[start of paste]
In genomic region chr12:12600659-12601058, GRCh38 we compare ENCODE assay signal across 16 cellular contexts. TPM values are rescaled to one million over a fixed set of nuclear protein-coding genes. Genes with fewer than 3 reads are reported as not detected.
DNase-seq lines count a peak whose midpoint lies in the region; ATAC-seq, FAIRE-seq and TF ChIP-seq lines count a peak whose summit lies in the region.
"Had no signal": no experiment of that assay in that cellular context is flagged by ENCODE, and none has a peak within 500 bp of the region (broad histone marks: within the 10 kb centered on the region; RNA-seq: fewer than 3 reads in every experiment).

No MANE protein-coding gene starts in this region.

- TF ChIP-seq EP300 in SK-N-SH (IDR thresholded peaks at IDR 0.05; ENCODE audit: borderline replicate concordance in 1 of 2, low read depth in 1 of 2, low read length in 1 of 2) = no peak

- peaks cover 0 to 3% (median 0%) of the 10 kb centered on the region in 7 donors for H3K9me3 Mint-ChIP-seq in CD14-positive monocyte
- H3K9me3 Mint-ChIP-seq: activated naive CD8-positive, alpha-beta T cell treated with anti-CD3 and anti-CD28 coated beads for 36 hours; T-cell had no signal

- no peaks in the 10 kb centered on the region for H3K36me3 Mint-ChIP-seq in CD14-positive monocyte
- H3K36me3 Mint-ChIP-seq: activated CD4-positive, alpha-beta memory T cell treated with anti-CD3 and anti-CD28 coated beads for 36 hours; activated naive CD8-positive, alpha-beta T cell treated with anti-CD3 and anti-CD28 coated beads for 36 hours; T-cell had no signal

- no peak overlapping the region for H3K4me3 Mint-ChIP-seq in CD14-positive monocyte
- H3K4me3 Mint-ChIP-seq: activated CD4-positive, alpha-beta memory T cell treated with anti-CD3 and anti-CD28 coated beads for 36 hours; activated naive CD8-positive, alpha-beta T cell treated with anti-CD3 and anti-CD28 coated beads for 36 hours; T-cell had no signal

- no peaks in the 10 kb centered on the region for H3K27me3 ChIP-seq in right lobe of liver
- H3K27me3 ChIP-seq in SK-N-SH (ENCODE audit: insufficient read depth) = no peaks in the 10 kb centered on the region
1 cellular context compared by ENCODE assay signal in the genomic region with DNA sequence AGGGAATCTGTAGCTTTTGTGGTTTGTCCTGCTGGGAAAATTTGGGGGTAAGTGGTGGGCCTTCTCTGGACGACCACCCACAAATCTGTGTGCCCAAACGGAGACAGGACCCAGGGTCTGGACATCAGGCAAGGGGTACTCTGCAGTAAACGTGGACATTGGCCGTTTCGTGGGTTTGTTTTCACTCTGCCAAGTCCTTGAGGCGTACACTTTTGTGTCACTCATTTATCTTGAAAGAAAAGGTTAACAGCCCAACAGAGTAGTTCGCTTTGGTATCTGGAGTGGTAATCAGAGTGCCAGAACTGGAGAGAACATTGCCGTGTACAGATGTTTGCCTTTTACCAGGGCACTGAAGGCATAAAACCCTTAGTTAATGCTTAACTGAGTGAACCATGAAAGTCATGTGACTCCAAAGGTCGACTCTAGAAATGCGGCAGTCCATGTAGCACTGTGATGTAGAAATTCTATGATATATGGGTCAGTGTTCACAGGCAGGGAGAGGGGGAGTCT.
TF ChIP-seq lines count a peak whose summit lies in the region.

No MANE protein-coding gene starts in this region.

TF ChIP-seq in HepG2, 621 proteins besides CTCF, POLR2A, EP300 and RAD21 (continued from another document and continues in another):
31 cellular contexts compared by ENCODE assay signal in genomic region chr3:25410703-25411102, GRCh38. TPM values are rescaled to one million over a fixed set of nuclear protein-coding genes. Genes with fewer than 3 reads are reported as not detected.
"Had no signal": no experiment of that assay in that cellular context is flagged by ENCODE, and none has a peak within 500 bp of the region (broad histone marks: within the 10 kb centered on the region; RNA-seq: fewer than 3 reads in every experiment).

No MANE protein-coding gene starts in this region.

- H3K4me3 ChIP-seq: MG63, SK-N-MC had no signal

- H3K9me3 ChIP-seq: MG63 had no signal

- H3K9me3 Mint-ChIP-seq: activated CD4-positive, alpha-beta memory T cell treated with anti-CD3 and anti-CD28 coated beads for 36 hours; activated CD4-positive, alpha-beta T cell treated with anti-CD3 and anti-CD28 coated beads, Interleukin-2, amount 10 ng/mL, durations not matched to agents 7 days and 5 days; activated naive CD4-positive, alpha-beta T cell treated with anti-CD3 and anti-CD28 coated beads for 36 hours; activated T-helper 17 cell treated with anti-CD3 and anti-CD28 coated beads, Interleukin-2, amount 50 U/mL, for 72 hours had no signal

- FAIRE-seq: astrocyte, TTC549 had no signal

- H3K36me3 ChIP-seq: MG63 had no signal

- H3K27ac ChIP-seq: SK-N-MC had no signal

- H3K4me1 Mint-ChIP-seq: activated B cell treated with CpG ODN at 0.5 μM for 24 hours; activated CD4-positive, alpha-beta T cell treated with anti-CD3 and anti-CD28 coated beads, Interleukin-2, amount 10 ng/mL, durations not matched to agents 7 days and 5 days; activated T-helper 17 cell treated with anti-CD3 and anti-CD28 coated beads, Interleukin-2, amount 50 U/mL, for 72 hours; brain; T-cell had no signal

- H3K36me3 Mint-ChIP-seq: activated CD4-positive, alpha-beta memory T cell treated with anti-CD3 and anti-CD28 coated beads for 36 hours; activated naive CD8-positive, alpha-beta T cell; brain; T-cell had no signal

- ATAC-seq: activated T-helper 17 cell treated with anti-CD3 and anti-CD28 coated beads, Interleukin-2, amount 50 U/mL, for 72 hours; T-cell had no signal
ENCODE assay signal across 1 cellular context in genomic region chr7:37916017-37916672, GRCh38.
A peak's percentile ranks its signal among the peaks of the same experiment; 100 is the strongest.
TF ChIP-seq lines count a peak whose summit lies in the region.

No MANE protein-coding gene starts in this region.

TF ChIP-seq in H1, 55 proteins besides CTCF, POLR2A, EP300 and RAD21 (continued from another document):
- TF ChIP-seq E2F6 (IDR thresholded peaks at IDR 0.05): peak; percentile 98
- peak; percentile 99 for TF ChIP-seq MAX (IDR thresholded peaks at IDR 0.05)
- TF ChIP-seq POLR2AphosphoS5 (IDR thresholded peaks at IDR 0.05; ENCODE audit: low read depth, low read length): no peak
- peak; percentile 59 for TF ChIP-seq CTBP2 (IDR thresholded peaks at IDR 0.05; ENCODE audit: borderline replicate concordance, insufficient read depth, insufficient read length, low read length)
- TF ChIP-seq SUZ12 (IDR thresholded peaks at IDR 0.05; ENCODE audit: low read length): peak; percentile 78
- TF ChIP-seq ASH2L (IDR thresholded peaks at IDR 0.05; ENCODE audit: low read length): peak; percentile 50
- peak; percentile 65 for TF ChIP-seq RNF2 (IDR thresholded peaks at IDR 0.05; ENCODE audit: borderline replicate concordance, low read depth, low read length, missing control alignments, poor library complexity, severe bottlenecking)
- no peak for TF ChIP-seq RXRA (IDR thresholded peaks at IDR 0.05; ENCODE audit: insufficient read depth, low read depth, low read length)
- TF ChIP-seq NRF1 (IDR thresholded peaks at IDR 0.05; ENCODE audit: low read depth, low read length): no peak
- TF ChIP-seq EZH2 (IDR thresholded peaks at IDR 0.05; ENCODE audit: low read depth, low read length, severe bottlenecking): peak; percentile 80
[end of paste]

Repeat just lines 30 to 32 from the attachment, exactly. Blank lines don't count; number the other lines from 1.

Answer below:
ENCODE assay signal across 1 cellular context in genomic region chr7:37916017-37916672, GRCh38.
A peak's percentile ranks its signal among the peaks of the same experiment; 100 is the strongest.
TF ChIP-seq lines count a peak whose summit lies in the region.